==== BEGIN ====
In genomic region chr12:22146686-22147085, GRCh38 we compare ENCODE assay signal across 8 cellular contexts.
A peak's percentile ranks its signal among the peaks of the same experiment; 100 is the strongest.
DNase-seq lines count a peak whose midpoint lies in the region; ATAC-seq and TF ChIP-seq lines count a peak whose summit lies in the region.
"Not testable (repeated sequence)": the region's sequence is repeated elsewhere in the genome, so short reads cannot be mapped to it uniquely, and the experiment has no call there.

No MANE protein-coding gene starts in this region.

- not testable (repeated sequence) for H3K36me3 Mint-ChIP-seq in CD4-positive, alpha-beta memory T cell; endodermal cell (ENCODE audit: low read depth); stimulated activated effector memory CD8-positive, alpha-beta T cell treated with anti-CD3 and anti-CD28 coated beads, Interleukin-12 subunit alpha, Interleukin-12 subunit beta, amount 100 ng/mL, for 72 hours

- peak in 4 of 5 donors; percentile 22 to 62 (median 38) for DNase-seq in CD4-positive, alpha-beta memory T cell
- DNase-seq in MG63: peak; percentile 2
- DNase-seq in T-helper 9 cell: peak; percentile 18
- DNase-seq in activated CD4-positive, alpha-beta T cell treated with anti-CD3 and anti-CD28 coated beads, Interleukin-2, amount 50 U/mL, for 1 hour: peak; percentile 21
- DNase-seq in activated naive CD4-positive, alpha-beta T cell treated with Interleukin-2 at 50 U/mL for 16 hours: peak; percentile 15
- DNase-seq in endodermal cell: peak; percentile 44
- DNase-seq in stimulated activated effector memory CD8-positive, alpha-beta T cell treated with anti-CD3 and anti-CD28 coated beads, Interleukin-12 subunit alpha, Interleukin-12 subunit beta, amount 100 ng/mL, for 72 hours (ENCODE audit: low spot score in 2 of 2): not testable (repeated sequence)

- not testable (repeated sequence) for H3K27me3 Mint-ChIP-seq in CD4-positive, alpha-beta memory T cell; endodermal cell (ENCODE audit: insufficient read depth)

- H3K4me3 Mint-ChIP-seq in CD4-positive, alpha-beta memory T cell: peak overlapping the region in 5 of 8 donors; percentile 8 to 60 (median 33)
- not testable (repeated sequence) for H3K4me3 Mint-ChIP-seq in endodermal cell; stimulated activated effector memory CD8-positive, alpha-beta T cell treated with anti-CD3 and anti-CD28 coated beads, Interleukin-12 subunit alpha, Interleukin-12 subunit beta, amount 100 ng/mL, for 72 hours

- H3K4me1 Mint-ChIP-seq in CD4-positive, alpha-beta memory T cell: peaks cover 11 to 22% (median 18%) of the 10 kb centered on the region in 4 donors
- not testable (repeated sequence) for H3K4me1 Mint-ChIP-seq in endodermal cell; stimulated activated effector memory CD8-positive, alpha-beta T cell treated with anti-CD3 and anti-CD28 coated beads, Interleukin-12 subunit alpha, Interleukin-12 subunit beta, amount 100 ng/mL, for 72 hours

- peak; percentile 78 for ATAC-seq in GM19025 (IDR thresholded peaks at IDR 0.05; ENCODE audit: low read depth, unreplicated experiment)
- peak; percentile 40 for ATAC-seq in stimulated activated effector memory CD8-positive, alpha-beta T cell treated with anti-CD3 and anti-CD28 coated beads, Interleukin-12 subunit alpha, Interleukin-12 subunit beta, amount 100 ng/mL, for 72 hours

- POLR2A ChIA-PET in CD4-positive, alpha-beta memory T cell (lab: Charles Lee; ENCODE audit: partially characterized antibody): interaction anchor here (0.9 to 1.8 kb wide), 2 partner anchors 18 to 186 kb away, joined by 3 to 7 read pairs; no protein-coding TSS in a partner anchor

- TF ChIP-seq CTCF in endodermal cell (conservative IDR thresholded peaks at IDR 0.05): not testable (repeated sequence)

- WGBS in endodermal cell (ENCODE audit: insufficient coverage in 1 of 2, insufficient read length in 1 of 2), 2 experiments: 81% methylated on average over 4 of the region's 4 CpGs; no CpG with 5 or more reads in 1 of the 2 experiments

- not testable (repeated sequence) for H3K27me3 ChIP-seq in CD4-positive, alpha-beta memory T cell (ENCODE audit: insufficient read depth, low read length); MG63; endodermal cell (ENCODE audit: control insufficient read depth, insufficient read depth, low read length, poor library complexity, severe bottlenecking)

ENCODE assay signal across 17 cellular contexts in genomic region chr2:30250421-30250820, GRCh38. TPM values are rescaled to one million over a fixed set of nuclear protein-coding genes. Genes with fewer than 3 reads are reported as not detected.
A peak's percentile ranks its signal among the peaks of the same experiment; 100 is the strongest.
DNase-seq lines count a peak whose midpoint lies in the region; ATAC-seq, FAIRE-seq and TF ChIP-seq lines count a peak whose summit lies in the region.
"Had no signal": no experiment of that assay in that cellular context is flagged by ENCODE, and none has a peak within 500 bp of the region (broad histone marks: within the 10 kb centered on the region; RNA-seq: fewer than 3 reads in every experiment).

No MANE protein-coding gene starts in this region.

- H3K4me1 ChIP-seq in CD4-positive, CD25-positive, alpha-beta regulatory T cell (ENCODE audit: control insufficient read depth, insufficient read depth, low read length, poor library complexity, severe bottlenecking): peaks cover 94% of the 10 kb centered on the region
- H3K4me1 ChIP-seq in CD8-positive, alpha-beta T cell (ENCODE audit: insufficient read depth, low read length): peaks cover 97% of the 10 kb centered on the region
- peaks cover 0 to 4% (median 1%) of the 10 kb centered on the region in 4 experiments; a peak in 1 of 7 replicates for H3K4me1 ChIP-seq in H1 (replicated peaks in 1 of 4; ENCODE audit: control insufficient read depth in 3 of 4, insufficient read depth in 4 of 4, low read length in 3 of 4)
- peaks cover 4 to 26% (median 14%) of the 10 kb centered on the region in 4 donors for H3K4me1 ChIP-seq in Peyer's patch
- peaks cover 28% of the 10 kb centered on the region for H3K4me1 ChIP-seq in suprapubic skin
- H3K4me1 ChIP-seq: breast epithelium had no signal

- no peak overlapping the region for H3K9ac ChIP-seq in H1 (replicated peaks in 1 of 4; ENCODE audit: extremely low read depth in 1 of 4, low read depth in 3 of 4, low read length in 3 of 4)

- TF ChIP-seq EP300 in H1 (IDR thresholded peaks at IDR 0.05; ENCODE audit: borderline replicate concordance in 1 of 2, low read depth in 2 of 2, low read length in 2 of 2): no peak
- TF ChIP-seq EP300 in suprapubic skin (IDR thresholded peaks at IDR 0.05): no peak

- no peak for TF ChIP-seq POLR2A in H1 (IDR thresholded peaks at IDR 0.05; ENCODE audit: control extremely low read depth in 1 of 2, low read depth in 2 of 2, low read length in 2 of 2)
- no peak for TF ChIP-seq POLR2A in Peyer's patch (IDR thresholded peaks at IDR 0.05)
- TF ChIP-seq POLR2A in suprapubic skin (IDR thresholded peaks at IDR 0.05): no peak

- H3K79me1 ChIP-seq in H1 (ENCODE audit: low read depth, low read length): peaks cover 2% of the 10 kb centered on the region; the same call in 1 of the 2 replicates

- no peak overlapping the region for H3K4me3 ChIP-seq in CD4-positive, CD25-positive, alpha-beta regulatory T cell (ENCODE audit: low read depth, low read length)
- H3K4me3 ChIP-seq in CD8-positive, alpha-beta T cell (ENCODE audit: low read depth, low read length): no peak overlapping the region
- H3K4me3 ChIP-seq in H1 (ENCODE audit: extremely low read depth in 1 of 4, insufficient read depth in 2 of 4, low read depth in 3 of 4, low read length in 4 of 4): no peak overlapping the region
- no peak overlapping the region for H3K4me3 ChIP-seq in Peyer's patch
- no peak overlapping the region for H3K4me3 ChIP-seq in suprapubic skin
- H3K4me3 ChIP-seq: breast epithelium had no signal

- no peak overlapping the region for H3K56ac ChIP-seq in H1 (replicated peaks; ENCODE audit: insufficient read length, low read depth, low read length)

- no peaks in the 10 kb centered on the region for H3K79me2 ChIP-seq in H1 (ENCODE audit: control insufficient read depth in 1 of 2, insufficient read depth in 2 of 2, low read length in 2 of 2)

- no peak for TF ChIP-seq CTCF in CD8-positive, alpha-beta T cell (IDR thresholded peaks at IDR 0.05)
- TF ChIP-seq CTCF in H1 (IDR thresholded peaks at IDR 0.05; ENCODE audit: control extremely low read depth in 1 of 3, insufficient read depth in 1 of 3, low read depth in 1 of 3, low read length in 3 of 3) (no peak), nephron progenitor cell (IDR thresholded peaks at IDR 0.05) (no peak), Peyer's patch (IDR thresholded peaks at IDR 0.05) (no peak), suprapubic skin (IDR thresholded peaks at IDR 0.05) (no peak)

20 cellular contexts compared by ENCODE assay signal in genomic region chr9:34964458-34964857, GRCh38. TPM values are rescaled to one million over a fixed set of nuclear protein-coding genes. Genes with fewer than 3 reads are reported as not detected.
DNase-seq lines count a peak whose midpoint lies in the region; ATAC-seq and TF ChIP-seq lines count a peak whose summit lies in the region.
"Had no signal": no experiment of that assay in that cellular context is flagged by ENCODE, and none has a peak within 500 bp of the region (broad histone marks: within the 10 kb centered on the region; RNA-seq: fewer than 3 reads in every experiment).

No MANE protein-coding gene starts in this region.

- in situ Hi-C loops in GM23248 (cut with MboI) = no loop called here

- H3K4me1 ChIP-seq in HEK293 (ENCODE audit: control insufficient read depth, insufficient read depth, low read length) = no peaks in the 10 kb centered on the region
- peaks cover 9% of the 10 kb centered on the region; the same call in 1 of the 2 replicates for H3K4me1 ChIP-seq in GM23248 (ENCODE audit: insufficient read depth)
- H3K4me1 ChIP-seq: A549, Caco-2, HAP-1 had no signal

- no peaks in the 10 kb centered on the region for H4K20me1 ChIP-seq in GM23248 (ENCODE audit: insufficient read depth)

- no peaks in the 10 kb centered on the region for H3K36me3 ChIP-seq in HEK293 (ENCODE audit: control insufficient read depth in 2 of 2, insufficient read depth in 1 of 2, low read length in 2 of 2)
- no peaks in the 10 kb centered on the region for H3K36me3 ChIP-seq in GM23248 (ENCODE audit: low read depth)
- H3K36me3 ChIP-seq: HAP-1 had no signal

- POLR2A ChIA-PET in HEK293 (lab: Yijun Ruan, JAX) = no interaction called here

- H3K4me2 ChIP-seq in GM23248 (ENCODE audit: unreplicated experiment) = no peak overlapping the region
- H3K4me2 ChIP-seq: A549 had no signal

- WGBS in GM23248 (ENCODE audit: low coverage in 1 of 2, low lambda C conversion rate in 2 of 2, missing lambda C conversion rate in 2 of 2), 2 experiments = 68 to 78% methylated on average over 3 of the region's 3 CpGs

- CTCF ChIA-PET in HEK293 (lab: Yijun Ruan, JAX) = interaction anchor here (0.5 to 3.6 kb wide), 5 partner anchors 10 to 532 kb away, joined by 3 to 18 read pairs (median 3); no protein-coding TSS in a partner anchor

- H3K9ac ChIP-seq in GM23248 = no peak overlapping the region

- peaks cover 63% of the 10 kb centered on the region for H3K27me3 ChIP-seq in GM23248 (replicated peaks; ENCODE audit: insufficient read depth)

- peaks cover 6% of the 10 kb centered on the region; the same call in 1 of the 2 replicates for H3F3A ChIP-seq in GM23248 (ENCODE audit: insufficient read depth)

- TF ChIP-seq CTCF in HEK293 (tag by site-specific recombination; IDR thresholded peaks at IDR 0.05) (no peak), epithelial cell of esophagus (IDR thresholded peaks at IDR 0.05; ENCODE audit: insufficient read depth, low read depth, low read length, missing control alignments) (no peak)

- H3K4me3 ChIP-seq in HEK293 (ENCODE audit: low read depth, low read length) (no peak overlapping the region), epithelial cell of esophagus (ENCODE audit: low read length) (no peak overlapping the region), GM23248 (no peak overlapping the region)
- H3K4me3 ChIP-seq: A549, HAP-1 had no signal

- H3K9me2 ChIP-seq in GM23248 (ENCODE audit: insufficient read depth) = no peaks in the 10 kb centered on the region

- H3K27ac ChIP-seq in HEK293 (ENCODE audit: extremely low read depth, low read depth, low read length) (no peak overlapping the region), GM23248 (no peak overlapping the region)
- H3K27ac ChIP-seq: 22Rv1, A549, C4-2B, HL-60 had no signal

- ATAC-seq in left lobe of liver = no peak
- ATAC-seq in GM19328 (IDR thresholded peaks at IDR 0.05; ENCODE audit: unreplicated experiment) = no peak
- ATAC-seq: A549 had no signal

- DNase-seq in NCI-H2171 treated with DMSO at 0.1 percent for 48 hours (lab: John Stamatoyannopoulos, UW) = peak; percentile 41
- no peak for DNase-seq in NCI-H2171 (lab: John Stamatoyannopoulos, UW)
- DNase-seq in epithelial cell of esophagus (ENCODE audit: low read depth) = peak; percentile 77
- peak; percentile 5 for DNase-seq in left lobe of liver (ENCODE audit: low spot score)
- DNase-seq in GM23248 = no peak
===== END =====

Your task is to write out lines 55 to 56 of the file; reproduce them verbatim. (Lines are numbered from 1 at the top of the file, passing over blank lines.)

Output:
"Had no signal": no experiment of that assay in that cellular context is flagged by ENCODE, and none has a peak within 500 bp of the region (broad histone marks: within the 10 kb centered on the region; RNA-seq: fewer than 3 reads in every experiment).

No MANE protein-coding gene starts in this region.